Managing an environmentally sound site
For a building project or renovation, your environmental vigilance must also be exercised at the site level. There are behaviors to adopt and simple procedures to put into practice in order to limit one’s environmental footprint during landscaping and at the start of construction.
REDUCING DAMAGE DURING CONSTRUCTION
During construction, your vigilance must be exercised well beyond the four walls of your home. You must avoid erosion and disturbance of the site. Also ensure a good parasite control in order to reduce damage to your building and to the environment.
Controlling insects, rodents and other pests without poison is a viable option:
- Make sure the wood siding, wood trim and structures are at least 12 inches (30 cm) off the ground
- Caulk the cracks, joints, points of entry, gaps in and around the property to keep pests from invading from outdoors. For openings that cannot be sealed, install grills or grates that are resistant to corrosion and rodents
- Avoid wood-to-concrete connections or partition them with metal or plastic separators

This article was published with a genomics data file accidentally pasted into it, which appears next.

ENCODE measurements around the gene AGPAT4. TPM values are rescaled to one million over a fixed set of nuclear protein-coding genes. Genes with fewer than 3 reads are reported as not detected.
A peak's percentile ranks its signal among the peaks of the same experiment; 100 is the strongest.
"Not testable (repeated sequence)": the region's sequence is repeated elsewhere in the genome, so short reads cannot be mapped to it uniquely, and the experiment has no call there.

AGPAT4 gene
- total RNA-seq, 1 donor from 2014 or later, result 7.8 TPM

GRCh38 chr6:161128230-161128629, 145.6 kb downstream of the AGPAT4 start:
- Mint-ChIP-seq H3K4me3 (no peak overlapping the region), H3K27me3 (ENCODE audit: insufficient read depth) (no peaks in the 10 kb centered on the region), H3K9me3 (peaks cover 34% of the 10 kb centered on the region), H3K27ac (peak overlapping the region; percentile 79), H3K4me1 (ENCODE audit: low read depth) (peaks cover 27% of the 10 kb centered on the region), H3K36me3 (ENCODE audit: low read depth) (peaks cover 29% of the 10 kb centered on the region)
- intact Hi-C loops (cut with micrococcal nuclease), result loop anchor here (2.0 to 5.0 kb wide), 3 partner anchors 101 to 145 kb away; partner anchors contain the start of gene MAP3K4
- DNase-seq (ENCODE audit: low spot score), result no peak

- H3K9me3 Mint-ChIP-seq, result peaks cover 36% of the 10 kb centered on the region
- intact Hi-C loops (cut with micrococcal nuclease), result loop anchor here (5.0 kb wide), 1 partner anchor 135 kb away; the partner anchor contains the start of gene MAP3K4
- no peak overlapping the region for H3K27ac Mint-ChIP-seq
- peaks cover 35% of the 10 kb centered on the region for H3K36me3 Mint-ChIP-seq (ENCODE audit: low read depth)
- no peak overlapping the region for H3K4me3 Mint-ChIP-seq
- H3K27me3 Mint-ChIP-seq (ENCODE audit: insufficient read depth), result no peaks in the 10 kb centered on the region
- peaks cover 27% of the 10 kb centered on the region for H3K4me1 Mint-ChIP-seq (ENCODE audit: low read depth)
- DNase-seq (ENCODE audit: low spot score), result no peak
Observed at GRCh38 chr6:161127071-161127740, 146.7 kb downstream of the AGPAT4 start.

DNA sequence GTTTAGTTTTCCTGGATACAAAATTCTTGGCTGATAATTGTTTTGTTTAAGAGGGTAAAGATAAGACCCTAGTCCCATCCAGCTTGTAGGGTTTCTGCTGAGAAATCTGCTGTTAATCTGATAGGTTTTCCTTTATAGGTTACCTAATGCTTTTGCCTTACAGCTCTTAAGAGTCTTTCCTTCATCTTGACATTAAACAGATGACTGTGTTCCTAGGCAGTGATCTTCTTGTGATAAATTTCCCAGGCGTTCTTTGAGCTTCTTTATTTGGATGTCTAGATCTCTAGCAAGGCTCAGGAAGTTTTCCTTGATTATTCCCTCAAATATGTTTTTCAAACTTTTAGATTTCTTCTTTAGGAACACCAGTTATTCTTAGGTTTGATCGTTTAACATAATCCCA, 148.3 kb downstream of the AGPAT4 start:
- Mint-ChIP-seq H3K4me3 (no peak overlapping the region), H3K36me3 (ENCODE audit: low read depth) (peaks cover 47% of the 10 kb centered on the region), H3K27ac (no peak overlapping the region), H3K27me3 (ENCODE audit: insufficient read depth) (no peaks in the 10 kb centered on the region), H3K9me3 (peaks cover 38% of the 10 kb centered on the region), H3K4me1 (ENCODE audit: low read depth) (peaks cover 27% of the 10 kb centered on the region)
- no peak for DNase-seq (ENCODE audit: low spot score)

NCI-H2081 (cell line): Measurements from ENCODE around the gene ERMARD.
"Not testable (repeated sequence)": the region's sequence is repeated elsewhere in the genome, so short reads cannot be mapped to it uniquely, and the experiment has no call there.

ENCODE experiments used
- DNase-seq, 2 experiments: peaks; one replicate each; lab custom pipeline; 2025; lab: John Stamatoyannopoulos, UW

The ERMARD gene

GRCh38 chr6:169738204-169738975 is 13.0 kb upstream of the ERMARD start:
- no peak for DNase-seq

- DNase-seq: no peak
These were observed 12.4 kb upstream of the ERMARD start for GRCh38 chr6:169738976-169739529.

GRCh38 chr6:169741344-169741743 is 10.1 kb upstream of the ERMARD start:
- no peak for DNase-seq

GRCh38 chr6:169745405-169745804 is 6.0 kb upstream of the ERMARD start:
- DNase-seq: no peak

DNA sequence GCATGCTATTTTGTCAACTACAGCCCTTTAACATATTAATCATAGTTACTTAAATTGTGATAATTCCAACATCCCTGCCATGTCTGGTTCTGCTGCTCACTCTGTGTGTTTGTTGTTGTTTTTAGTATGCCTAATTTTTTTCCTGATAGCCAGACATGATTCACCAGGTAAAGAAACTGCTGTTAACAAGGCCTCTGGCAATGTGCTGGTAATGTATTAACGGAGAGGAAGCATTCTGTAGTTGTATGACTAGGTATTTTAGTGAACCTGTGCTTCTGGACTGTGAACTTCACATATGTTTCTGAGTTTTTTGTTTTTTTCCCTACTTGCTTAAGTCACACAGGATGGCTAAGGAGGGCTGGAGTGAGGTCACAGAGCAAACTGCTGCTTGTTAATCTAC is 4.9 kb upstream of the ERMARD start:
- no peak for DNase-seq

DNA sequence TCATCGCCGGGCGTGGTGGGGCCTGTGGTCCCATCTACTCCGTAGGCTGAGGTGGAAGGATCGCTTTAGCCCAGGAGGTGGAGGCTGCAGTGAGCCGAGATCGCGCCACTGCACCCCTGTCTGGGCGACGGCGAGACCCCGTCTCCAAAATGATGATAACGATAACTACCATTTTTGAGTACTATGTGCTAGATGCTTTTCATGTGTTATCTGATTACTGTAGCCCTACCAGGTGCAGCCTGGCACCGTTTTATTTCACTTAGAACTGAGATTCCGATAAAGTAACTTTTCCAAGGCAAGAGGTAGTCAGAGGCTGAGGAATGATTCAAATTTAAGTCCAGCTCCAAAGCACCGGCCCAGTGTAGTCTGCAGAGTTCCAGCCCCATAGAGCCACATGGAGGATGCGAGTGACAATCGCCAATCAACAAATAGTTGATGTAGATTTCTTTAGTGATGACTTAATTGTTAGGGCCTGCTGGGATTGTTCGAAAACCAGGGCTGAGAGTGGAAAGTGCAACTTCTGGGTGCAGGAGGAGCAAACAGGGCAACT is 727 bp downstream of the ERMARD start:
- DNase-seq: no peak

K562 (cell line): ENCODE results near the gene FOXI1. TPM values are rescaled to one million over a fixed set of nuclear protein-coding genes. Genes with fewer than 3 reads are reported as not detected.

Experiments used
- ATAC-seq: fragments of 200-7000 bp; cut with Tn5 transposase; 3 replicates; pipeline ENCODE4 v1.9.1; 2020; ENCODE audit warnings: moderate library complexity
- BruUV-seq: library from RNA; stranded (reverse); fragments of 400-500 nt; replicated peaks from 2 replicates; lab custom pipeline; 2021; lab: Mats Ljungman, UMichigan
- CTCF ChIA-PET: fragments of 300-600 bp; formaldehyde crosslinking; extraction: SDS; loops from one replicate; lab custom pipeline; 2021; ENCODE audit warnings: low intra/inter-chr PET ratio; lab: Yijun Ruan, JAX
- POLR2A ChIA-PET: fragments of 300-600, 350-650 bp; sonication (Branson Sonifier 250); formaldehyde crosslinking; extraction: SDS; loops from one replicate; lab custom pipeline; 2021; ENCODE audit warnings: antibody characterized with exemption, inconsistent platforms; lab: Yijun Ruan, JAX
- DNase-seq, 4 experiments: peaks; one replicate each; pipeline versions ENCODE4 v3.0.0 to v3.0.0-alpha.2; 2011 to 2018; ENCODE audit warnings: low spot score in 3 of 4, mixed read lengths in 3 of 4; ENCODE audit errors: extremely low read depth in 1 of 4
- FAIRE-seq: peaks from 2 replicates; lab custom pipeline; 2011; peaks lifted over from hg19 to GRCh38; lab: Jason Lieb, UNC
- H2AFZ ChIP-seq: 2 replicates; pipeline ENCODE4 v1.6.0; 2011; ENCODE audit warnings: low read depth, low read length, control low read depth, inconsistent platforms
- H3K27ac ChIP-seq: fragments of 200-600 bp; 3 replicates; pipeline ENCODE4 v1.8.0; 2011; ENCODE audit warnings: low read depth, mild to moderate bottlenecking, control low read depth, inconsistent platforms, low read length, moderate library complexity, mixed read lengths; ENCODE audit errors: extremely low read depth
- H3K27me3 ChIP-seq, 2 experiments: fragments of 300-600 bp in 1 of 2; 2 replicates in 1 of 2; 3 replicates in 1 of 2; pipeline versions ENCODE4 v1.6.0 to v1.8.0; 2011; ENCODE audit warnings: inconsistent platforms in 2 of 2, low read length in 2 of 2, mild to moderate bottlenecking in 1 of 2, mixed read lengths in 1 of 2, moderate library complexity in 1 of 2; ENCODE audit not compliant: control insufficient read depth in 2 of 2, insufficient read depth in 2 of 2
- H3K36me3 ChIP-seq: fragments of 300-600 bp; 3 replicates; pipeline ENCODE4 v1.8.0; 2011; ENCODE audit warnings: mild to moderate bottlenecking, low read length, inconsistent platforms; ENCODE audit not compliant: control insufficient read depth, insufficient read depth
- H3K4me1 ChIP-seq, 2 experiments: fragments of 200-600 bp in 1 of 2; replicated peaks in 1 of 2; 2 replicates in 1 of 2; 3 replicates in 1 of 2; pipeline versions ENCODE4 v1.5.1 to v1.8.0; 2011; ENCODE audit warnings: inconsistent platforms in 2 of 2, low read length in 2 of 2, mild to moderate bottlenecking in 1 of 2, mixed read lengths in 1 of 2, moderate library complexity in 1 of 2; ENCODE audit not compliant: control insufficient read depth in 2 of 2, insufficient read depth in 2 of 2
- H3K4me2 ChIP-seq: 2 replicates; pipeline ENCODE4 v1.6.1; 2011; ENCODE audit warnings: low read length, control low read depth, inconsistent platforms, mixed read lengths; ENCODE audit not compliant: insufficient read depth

- Protect the exposed foundation insulation with a cover that is resistant to parasites
- Plant all vegetation at least 2 feet (60 cm) from the house and put a buffer zone between plants and the house perimeter, which will reduce water and moisture leaking through the foundation • Install plants and landscaping elements that repel pests and encourage biodiversity; nature possesses mechanisms that regulate pest infestation
To avoid the excavated earth on the site being washed away by the rains into streams, measures to control erosion during construction must be put in place. For example:
- Stockpile and protect from erosion any disturbed topsoil for future use
- Control the path and velocity of storm water runoff with silt fencing, filter socks, berms (narrow space forming a path between a channel or a ditch used to increase the overall stability of the slope or to trap falling rocks and other debris) or ponds
- Protect on-site storm sewer inlets, streams and lakes with straw bales, silt fencing, silt sacks, rock filters, etc.
- Dig swales to divert surface water coming from slopes
In order to counter erosion, possible disruptions to the site and overflow of storm drains during heavy rainfall and flooding, rainwater must be well managed. A permeable soil (wood chips, gravel or pervious concrete) and covered with vegetation (on the rest of the site) will promote infiltration, which will recharge the groundwater and will limit the runoff. A green roof, vegetated swales, a rain garden, as on the site of the ERE 132 home, a sump or a tank are also measures that will limit environmental damage.
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